Solid State Records will always have a place in my heart. They have, to date, fueled the God fearing metal heads of the world with some of the best artists that we on the fringe of music could ask for. Their roster often challenges the extremes of all metal types, but they sign insightfully and tastefully, with little miss. Earlier in the year, a pair of fresh faced groups joined their ranks: As They Sleep and To Speak of Wolves. The former has now released their sophomore album, and Solid State debut Dynasty, but it could not be farther from To Speak of Wolves' debut - in style, or execution - if it tried. Here we see rebirth disguised as innovation, and a fresh, new sound with classic roots. Dynasty cuts straight to the heart of heavy metal, but without resembling every other copycat death metal band.
The only scary part is that the album opener "Oracle of the Dead" launches with a gruesome blast beat. Oh no. Lightning fast double kick, profuse chugging, deathly metal growls. Not a bright future ahead. But just as I prepare myself to endure a half-hour breakdown/blast beat session, something else happens. Just that - something else! The tempo changes, a higher scream joins the guttural low; melodious, twin guitar riffs that clearly require some semblance of skill beyond palm muting strike from all angles! This is incredible. The riffs aren't just harmonious, but colourful and full of life, even bright on occasion. Besides just the standard calling forth darkness and delivering souls to who knows where, the members of this death metal band are clearly enjoying themselves.
The scope of the music is always changing as well. Just as a mental criticism on "this beat being overdone" or the band "trying way to hard on this riff" enters your head, the scene changes. Tony Lukitsh on drums continuously shifts the spine of the music, always maintaining the entertainment and tastefulness of the song. The creativity of a band in this genre is inspiring to say the least. By "The Third Reich," I was banging my head, and found myself to be deeply in love with this band. Vocalist Aaron Bridgewater is solid, actually screaming in correct pitch to the music. This successfully adds a deep layer to the music that still eludes most screamers.
It is difficult to put into words the level of professionalism and tact that ATS employs on only a second album. "The Darkest Age" makes clear the band's natural specialty: riffs. Nick Morris and Barry Gomez are synchronized on an unearthly level, matching always the speed and intensity of Lukitsh and Derek Kosiba on drums and bass. The interlude "Ritual" comes into play so fluidly, giving the string men freedom to gently shred your troubles away. "The Offering" introduces the second half of Dynasty beautifully. Bridgewater's vocals culminate with twin guitars like poetry. Subtle hints of bright melodies insist on more than the melting of faces, but also allow the half absurd thought that this devilish music can actually mean something. "Attila" and "Poseidon" tread forward gracefully, albeit with the power of a landslide. But they give hope to the tired metal fans who gave up on the genre because of the redundancy of every new "-core" band on the scene.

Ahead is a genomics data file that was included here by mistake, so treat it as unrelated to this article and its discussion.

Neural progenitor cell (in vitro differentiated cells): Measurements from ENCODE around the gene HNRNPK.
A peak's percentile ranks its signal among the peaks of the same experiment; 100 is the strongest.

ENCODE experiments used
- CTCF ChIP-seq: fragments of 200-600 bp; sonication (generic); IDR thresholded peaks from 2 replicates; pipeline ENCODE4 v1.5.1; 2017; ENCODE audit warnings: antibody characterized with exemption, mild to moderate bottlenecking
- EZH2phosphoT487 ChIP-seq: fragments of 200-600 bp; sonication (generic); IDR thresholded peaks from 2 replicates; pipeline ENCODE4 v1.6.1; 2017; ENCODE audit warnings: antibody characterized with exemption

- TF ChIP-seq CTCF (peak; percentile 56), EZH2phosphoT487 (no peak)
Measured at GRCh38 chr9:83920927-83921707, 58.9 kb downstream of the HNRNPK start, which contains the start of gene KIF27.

"God of War" can remind the listeners that the energy has only briefly died down on the album at all. Every subsequent track hammers on, but nothing gets stale. ATS has worked extremely hard to keep the album interesting, and unlike so many before them, they have triumphed in that respect. Dynasty winds down with "The Unseen," which bears a significant air of finality, but also of a rising success. The album theme is all about the rising and falling of empires throughout history, but for now, ATS is only rising. It's so good to hear a band of this speed, volume and caliber within the Christian market. With such a concrete album nailed down, As They Sleep is very definitely going to make a name for themselves.
- Review date: 11/27/10, written by Wayne Reimer of Jesusfreakhideout.com